"Isn’t it in a way funny that these mistakes have already been mentioned in old books and are not a phenomenon of our times?"

On the Current State of Dressage

"Until the 1970s it was sufficient to ride faultless to be successful. To ride faultlessly today is not enough. The focus is on the horse’s quality of movement. And in my opinion this is a problem. Martin Plewa said in St. Georg magazine something similar. He mentioned that 'in dressage competitions regrettably there is a tendency in judging to put a bigger focus on the horse’s basic quality in comparison to the correctness of training and riding.' In my opinion Mr. Plewa is 100% right.

"The increasing shortening of the classes is another problem of our time. Shorter tests mean a more rapid sequence of movements which is simply more difficult. There are no moments anymore in which the horses can rest for a short time, where it can take a breather. The same is of course valid for the rider."

Elastico in a pirouette at the 2021 European U25 Championships
"Regarding the Grand Prix movements there is good and bad, if we compare the past 20-50 years with nowadays. The rein back and walk extensions which sometimes were a real problem over the past 20 years have improved again. The submission in the rein back is better again and it is also mostly shown in a better rhythm. In the walk extensions not all horses show overtrack, but almost all an extension of the frame. In canter the quality of the pirouettes is outstanding. The intros are extraordinary and the pirouettes mainly executed very well. Of course there is the occasional rider who rides them too small and then the horses rears up, but in principle this movement has very much improved in comparison to 20 or even 50 years ago."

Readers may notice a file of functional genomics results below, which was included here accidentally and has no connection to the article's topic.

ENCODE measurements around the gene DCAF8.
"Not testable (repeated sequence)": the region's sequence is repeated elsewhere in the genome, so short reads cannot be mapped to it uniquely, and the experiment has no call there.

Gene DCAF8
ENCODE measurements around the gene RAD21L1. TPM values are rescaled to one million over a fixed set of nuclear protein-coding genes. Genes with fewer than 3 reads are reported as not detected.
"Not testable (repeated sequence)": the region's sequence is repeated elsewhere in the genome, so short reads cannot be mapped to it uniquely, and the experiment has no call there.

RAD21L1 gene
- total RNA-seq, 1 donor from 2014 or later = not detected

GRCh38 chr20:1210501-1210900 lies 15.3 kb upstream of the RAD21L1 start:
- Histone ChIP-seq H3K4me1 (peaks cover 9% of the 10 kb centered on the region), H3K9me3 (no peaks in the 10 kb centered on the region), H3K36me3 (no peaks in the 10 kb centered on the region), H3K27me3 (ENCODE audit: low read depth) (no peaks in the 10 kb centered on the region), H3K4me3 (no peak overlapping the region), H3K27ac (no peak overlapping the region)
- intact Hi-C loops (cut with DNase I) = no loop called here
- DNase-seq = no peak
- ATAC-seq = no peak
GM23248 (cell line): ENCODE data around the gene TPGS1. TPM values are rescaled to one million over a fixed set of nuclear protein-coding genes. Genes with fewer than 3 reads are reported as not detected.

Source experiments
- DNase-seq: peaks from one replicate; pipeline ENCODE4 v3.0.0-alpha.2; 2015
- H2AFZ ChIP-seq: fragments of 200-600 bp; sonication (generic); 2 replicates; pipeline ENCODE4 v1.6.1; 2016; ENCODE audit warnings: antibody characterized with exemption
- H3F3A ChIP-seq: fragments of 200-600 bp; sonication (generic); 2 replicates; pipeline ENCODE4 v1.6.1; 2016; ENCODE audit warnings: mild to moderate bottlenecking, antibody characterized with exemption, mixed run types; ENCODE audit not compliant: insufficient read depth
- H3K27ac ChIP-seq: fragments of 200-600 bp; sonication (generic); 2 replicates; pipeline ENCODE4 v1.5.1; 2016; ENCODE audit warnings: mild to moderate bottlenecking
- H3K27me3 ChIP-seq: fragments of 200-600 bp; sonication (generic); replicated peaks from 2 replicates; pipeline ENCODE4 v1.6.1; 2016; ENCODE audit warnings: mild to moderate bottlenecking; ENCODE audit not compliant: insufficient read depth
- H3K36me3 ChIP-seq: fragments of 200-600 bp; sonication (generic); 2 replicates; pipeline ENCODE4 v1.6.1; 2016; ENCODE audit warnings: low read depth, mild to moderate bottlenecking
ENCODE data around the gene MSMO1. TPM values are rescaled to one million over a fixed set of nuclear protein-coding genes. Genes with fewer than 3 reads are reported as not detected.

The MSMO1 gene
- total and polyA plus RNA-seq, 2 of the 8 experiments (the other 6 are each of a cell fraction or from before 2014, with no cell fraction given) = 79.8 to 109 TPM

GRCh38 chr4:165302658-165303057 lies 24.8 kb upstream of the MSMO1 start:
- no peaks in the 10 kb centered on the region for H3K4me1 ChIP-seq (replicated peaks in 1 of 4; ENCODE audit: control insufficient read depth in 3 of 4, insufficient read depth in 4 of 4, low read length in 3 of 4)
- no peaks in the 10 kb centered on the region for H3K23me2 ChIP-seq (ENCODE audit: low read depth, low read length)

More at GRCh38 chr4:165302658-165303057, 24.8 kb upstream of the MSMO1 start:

"Also the rhythm in the piaffes is much better than 20 years ago. I assume it is because riders often have specialized trainers for this movement now. They train in hand from the ground and not from the horse. A problem nowadays is the high push-off the ground of the hind-legs and the lacking lowering of the haunches which is still marked well. But taking weight with the hindquarters and raising the withers is one characteristic of the piaffe movement. It is not necessary that horses push that highly off the ground behind. If they really take weight behind, they are almost not able to do this.

Sabine Schut-Kery and Sanceo at the 2021 Olympics
The use of the full scale of marks needs to be done more consequently. Judges need to have the courage to give low marks if something isn’t done well.“


"The rules themselves put the focus on the welfare of the horses and riding and judging should put more focus on applying them. This is what we have to improve. I consider it very important that a mark for harmony should be introduced and added."

Text by Silke Rottermann - Photos © Rottermann - Astrid Appels

Related Links
Angelika Fromming: Half a Century of Dressage
Fromming & Stammer Seminar 2021: "The Nature in Training"
Fromming & Stammer Seminar 2016: A Get-Together of Biomechanics and Classical Dressage Training
Angelika Fromming: Open Scoring and Expert Commentary to Popularize Dressage